Nuclear techniques for mutagenesis
Nuclear applications in food and agriculture have contributed greatly to enhancing agricultural production of seed and vegetative propagated crops (see IAEA). Even though nuclear technology has greatly benefited agriculture, it still has immense potential in the genetic improvement of cassava and other crops. More than 2300 mutant varieties have officially been released in many countries (see the joint FAO/IAEA database on mutant varieties.).

Both chemical and physical mutagens are used to induce mutations. Among them, gamma rays and ethyl-methane sulphonate (EMS) are widely used for mutation induction. Fine embryogenic cell suspension cultures are most suitable for inducing mutations by transferring the cultures onto filter paper and then plating them on agar-solidified culture medium for gamma irradiation. Initially the LD50 (lethal dose) dose is determined, which is used as an optimal dose for mutation induction. Irradiated cells are further cultured in the fresh medium for the development, maturation, and germination of mutated somatic embryos. This approach provides mutated somatic seedlings in a short period of time and also prevents chimeras, which otherwise requires the plants to be multiplied up to the M1V4 generation for chimera dissociation. Alternatively, shoot tip or bud wood can be irradiated and the plants multiplied up to the M1V4 generation to produce pure mutants by dissociation of chimeras.

Sung and Somerville (USA), working on Arabidopsis thaliana, have discovered a mutation, called “pickle”, in plants that mimics what happens in seeds, which typically is the accumulation and storing of proteins and oils. This mutation in plants causes the accumulation of large amounts of oils, proteins, and starch in the taproot. This finding could also make possible the creation of more nutritious root crops with a better balance of oil, protein, and starch, e.g. in cassava and other root crops.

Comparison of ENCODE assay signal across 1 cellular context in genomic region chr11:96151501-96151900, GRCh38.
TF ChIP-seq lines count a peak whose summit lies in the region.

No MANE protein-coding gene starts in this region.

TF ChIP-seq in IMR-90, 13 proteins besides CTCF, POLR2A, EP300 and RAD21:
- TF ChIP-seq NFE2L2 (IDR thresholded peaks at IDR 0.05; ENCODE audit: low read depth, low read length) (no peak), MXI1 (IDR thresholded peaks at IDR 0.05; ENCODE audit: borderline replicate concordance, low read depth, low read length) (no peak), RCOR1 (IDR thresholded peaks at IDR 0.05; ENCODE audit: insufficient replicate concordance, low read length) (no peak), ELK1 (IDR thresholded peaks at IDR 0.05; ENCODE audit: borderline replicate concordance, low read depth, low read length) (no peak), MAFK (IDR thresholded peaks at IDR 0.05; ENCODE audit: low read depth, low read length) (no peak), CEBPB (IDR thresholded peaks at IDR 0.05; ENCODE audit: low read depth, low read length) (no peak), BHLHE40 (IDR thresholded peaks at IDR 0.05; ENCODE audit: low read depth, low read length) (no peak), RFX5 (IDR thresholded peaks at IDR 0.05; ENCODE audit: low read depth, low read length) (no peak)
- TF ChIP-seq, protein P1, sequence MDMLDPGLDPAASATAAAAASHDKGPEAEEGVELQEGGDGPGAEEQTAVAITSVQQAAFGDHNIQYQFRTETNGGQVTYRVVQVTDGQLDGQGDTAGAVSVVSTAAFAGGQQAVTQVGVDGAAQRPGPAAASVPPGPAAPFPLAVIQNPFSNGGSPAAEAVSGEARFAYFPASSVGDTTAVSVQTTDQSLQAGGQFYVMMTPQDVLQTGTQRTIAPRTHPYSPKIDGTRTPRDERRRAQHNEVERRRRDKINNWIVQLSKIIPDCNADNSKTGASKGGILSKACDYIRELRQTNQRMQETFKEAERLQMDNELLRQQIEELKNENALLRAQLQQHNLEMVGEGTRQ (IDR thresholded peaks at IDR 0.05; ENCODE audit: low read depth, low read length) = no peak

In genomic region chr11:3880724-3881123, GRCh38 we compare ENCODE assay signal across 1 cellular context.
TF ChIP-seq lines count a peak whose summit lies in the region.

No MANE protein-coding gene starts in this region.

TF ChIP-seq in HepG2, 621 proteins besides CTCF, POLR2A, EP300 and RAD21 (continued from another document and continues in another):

Space-breeding concept
Space conditions can induce mutations of plant seeds, and can be helpful in accelerating crop breeding. It may be possible to obtain rare mutants that may make a significant breakthrough in important economic characteristics of crops, such as yield and quality, which are difficult to get using other breeding methods on the ground. The plant seeds are sent into space in a space rocket, and when the rocket is back on earth, the plant seeds or in vitro shoot cultures or microspores are studied to ascertain the influence of cosmic rays on the generation of new mutants.

There are only a few countries involved in this type of work, and China is one of them. Since 1987, 13 recoverable satellites have been used by Chinese scientists and researchers to carry more than 80 kilograms of plant seeds belonging to over 70 species, involving their main cereal, fibre, oil, vegetable, and melon and fruit crops. Through ground planting and selecting experiments by breeders in more than 50 research units covering more than 20 provinces, cities and regions in China, good results have been achieved. More than 20 mutant varieties have been developed and officially released. In rice, a new variety EYH No. 1 has been released that gave a total yield 14.5 tonnes/ha.

Space breeding involves a big investment and good technological support. The opportunities for conducting a space experiment are very limited. It is important to simulate on the ground the conditions of space in order to conduct research work which would reveal how space-induced mutations occur and then to apply the mechanism to plant breeding.